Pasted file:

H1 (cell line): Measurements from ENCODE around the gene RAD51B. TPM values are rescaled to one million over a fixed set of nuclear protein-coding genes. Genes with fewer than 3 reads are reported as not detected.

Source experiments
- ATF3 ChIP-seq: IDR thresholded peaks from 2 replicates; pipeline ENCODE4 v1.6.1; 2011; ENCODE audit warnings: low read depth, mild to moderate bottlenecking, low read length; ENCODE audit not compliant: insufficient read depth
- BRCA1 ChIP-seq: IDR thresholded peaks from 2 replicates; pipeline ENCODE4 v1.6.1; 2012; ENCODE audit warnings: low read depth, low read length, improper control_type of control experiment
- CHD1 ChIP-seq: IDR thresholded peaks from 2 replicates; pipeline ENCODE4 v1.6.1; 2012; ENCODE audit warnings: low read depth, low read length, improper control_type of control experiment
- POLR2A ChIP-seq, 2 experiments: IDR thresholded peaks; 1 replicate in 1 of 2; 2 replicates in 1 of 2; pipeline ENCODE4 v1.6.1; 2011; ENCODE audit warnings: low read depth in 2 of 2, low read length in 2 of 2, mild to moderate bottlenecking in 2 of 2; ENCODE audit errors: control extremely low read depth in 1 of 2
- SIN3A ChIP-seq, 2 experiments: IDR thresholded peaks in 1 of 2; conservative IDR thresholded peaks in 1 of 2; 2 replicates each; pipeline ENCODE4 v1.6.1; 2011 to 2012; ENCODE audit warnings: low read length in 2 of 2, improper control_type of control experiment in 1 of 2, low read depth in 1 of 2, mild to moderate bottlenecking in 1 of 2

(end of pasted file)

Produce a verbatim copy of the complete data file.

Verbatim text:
H1 (cell line): Measurements from ENCODE around the gene RAD51B. TPM values are rescaled to one million over a fixed set of nuclear protein-coding genes. Genes with fewer than 3 reads are reported as not detected.

Source experiments
- ATF3 ChIP-seq: IDR thresholded peaks from 2 replicates; pipeline ENCODE4 v1.6.1; 2011; ENCODE audit warnings: low read depth, mild to moderate bottlenecking, low read length; ENCODE audit not compliant: insufficient read depth
- BRCA1 ChIP-seq: IDR thresholded peaks from 2 replicates; pipeline ENCODE4 v1.6.1; 2012; ENCODE audit warnings: low read depth, low read length, improper control_type of control experiment
- CHD1 ChIP-seq: IDR thresholded peaks from 2 replicates; pipeline ENCODE4 v1.6.1; 2012; ENCODE audit warnings: low read depth, low read length, improper control_type of control experiment
- POLR2A ChIP-seq, 2 experiments: IDR thresholded peaks; 1 replicate in 1 of 2; 2 replicates in 1 of 2; pipeline ENCODE4 v1.6.1; 2011; ENCODE audit warnings: low read depth in 2 of 2, low read length in 2 of 2, mild to moderate bottlenecking in 2 of 2; ENCODE audit errors: control extremely low read depth in 1 of 2
- SIN3A ChIP-seq, 2 experiments: IDR thresholded peaks in 1 of 2; conservative IDR thresholded peaks in 1 of 2; 2 replicates each; pipeline ENCODE4 v1.6.1; 2011 to 2012; ENCODE audit warnings: low read length in 2 of 2, improper control_type of control experiment in 1 of 2, low read depth in 1 of 2, mild to moderate bottlenecking in 1 of 2